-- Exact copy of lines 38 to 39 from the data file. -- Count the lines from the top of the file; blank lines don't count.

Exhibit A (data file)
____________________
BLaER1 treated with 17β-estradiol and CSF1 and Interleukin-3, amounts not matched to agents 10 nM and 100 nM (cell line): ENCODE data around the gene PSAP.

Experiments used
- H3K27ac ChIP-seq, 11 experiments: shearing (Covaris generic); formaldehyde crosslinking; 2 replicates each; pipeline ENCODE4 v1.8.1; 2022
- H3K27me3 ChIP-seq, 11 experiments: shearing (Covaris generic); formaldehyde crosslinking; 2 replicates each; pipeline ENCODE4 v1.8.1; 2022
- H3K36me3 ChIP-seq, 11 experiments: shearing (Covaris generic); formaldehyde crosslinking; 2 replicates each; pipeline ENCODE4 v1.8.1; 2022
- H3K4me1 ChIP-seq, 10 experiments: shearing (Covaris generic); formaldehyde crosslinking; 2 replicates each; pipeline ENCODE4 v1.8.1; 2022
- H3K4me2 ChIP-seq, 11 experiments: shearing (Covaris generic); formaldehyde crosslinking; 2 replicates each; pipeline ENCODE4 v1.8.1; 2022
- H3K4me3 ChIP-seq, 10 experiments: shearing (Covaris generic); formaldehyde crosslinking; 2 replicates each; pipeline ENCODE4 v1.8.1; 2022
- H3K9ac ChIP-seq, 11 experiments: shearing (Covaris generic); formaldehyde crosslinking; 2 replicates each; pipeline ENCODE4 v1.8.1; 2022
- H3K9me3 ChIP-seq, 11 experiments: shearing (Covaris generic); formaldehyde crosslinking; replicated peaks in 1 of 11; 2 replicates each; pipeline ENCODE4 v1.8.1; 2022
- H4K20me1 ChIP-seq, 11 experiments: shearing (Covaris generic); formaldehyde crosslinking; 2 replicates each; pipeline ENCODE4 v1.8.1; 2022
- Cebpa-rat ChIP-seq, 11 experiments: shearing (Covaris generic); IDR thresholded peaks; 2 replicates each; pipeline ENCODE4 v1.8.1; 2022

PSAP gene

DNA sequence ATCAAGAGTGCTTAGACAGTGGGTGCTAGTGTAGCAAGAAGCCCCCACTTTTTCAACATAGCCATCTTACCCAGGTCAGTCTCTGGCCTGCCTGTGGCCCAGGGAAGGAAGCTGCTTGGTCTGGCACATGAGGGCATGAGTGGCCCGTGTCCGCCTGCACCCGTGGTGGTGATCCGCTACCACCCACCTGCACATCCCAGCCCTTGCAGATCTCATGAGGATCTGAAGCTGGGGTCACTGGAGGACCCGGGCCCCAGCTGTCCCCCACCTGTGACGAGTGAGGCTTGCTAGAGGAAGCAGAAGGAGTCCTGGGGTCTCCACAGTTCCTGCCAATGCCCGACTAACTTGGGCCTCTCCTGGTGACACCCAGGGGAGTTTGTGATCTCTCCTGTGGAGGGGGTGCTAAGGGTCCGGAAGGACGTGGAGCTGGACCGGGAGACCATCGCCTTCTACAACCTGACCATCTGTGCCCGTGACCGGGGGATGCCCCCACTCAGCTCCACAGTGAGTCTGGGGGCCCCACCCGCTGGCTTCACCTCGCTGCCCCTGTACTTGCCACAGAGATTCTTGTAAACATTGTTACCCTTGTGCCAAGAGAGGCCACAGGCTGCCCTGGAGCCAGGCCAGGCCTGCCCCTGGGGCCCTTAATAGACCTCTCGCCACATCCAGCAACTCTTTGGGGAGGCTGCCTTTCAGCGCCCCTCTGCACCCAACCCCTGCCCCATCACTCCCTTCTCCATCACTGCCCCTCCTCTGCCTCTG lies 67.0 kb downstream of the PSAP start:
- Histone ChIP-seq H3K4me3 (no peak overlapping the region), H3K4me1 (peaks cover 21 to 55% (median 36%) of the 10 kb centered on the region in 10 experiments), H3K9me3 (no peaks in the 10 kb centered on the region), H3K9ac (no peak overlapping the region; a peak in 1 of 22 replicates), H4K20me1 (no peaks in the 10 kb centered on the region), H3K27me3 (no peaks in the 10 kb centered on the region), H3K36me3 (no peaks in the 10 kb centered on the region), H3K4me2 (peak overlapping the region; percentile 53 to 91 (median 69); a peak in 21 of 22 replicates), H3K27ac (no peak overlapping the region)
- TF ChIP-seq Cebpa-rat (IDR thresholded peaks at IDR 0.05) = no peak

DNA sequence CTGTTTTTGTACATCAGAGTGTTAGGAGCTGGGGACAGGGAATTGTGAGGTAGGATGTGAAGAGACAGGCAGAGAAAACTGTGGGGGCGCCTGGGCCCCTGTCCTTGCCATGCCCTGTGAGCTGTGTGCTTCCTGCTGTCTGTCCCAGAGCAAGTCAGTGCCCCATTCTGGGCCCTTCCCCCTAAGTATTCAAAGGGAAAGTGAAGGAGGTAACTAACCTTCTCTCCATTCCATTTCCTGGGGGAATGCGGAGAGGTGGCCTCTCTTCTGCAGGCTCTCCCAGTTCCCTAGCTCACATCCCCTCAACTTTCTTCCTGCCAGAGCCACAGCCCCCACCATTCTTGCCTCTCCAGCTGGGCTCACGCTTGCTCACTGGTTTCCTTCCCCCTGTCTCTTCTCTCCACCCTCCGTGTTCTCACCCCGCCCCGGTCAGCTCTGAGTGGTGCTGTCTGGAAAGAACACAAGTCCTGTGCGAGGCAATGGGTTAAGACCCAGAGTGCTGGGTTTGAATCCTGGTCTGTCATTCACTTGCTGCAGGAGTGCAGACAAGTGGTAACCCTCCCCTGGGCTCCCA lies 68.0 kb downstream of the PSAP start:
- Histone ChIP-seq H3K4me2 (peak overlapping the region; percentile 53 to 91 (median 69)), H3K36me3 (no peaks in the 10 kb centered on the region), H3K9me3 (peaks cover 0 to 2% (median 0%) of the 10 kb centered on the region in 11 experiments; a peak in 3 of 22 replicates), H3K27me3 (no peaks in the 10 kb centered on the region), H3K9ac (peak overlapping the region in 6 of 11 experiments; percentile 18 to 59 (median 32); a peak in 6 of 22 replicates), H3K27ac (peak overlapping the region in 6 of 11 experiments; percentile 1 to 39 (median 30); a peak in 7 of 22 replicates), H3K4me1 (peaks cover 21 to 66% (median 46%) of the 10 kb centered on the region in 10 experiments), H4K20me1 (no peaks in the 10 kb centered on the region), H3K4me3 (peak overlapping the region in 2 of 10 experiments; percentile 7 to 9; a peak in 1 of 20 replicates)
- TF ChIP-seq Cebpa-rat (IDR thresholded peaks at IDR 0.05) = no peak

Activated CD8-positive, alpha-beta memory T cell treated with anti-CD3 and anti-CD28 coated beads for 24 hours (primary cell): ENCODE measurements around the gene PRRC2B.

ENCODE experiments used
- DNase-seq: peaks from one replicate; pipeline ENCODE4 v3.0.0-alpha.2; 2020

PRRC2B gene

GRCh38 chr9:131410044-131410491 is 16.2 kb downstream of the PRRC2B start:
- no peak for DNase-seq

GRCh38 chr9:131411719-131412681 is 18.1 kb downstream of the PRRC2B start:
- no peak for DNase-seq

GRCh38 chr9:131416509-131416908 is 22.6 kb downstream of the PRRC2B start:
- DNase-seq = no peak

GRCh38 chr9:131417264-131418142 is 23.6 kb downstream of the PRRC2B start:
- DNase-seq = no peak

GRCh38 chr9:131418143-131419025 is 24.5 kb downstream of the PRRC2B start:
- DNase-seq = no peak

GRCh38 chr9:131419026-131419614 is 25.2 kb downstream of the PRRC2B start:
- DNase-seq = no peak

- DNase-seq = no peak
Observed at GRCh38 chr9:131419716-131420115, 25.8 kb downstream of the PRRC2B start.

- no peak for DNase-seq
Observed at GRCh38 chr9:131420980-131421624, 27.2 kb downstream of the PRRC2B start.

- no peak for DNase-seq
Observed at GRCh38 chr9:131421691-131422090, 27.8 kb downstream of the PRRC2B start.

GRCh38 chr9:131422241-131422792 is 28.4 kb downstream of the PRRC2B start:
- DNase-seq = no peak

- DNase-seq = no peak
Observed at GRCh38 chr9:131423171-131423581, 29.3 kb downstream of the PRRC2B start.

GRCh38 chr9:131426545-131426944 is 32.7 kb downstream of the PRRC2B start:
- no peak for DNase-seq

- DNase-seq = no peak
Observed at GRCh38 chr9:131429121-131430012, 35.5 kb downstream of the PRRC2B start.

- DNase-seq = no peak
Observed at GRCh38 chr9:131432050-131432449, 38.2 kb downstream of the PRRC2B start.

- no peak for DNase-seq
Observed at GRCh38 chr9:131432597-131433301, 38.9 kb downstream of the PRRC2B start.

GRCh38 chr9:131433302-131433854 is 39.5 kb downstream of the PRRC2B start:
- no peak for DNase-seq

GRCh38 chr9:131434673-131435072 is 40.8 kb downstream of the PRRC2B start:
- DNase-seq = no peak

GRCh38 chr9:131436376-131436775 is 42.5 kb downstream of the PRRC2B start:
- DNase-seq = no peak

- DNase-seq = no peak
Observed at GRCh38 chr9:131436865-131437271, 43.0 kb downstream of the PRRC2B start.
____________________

- no peak for DNase-seq
Observed at GRCh38 chr9:131420980-131421624, 27.2 kb downstream of the PRRC2B start.